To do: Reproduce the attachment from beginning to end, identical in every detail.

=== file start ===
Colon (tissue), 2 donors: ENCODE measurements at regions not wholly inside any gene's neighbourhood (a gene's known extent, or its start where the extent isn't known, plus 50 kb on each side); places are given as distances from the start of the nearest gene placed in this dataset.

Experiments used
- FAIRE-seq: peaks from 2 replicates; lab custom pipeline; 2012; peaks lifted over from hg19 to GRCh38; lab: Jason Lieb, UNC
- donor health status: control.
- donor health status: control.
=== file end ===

Colon (tissue), 2 donors: ENCODE measurements at regions not wholly inside any gene's neighbourhood (a gene's known extent, or its start where the extent isn't known, plus 50 kb on each side); places are given as distances from the start of the nearest gene placed in this dataset.

Experiments used
- FAIRE-seq: peaks from 2 replicates; lab custom pipeline; 2012; peaks lifted over from hg19 to GRCh38; lab: Jason Lieb, UNC
- donor health status: control.
- donor health status: control.